1. Skog, Beryl MA, RN, HNC
  2. Winslow, Elizabeth PhD, RN, FAAN
  3. McKennis, Ann RN, CNOR(E), CORLN
  4. Garner, Joan MN, RN
  5. Schneider, Alisa MS, RN, CNE
  6. Authenrieth, Joan RN
  7. Perkins, Br. Ignatius DNSc, MEd, RN, FAAN

Article Content

As Diana Mason says, "AJN will remain 'the journal,'" and I am certain Sophia Palmer would be very proud of its accomplishments ("The ANA and AJN: A 107-Year Relationship Ends," Editorial, September). As an older nurse I have few professional contacts, and AJN gives me that. I've been uncomfortable for many years with the politics and unpro fessionalism of the American Nurses Association (ANA). I ended my affiliation with that organization, but without AJN I would feel out of touch with my profession. My confidence in the quality of AJN is unwavering. Although I feel the dissolution of the ANA-AJN union is unfortunate, I applaud the journal's courage in continuing the work.


Beryl Skog, MA, RN, HNC


Cresskill, NJ


Diana Mason's September editorial was brilliant and encouraged my colleagues to correspond with the Texas Nurses Association. How do RNs survive without AJN? I've used articles for our research committee and sent copies to friends and colleagues for use in their lives and work. AJN makes a difference-in professional practice and in patient outcomes.


Elizabeth Winslow, PhD, RN, FAAN




As a retired nurse, I thought I could cut down on expenses with the ANA's new free publication. But after reading Diana Mason's editorial, I decided to mail in my renewal. I am very proud to be a graduate of one of the schools involved in the founding of the ANA. From my first day in nursing school, I saw that the ANA and AJN instilled a sense of professionalism in the students. I believe Lucy Germain, who became executive director of the AJN Company in 1959, is now turning over in her grave. I too am concerned about the future of the ANA. I have been a member for many years, but it has not represented my views for a long time.


Ann McKennis, RN, CNOR(E), CORLN


The Woodlands, TX


I read the September editorial and the statements by AJN publisher Matthew Cahill and the International Academy of Nursing Editors (June 2006) with a heavy heart. I consider it inappropriate for Lippincott Williams and Wilkins (LWW) to use AJN as a forum to belittle the ANA's efforts to remain solvent and to display its displeasure with the ANA board of directors' decision. I'm proud that the ANA developed AJN as its official journal. It was a sad day in the mid-1990s when it had to consider selling the journal. But many of us who work for state associations insisted that the ANA focus its attention on current national and international issues. As elected officials, the ANA board of directors had to decide the best way to spend its members' dollars.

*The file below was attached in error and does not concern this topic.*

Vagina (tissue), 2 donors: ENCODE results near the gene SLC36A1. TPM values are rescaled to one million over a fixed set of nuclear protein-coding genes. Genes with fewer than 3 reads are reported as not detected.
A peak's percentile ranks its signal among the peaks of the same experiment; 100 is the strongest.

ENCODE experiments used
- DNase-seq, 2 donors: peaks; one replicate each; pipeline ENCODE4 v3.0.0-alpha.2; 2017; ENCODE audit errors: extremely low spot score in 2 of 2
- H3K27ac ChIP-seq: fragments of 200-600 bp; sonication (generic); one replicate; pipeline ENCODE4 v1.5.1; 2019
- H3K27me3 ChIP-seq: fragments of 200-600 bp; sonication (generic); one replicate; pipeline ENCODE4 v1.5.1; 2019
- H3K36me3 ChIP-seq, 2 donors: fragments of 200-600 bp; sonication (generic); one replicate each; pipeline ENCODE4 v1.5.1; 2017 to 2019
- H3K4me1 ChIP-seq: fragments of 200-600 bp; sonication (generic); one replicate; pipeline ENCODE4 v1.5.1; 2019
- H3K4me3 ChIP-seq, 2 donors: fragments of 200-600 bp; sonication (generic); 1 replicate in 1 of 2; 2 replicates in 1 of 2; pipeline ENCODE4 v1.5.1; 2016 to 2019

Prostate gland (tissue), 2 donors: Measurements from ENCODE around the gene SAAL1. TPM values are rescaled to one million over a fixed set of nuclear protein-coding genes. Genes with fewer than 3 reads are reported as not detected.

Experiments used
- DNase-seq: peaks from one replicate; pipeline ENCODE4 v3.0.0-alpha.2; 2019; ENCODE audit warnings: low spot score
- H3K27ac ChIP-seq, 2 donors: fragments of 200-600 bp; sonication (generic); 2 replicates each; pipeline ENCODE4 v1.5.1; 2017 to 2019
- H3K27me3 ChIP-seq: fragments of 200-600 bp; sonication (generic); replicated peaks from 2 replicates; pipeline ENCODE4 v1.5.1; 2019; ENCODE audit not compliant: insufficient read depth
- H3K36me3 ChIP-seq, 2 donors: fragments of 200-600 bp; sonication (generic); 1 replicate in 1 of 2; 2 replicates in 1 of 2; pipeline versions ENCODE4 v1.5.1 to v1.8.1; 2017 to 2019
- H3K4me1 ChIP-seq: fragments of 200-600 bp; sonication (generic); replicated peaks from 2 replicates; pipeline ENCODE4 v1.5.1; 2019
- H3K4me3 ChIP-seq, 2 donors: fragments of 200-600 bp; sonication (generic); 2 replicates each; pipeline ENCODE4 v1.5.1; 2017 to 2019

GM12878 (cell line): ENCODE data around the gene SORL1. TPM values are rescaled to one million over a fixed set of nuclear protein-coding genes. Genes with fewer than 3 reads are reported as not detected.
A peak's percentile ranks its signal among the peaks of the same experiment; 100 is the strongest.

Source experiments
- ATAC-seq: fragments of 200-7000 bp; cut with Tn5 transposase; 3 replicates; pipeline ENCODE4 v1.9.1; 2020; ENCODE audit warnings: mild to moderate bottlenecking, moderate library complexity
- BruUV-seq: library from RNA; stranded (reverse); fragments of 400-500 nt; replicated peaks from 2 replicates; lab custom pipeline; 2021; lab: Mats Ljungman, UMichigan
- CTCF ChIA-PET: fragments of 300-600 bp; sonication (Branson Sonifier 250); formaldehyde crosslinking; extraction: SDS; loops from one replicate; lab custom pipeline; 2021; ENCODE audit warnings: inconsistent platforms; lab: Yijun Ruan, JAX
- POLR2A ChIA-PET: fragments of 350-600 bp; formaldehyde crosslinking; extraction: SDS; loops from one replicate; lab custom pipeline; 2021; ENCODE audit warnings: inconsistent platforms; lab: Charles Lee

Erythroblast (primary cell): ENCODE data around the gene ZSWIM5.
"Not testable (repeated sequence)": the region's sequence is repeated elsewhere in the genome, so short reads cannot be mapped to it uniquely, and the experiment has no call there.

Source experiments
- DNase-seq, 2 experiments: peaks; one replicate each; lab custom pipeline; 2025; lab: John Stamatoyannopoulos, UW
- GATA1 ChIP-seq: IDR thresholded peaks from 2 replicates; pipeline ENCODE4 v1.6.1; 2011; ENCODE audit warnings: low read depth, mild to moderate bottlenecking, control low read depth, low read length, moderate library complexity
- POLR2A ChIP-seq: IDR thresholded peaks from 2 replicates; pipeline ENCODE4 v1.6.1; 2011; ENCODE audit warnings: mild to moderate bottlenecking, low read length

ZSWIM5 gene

Among the membership there has been disagreement on whether ending the free subscription to AJN was the best decision for members. In fact, at the ANA House of Delegates meeting in June, some members requested that the board further its negotiations with LWW and AJN. But that was not to be. The agreed-upon 10-year period after LWW bought the journal from the ANA has ended. This was a business decision and a difficult one for all members. But it's now time to move on. ANA members will be able to purchase the journal if they so choose.


Joan Garner, MN, RN


Maple Valley, WA


As the founding members of the National Nursing Network Organization, Teri Mills, Terri Polick, and I would like to commend Diana Mason for her editorial. We believe no organization has the right to dominate nursing and decide what is best for all nurses. We are proud to continue our support of AJN's efforts to educate nurses.


Alisa Schneider, MS, RN, CNE


Portland, OR


I remember, as if it were yesterday, the AJN stacks in my nursing school in Queens in New York City. Those journals made many of us very good nurses. I will continue my subscription.


Joan Authenrieth, RN


Saugerties, NY


The ANA's decision to disassociate from AJN is astonishing. I have signed on as a subscriber because AJN is the foremost publication for the clinical nurse.


Br. Ignatius Perkins, DNSc, MEd, RN, FAAN


New York City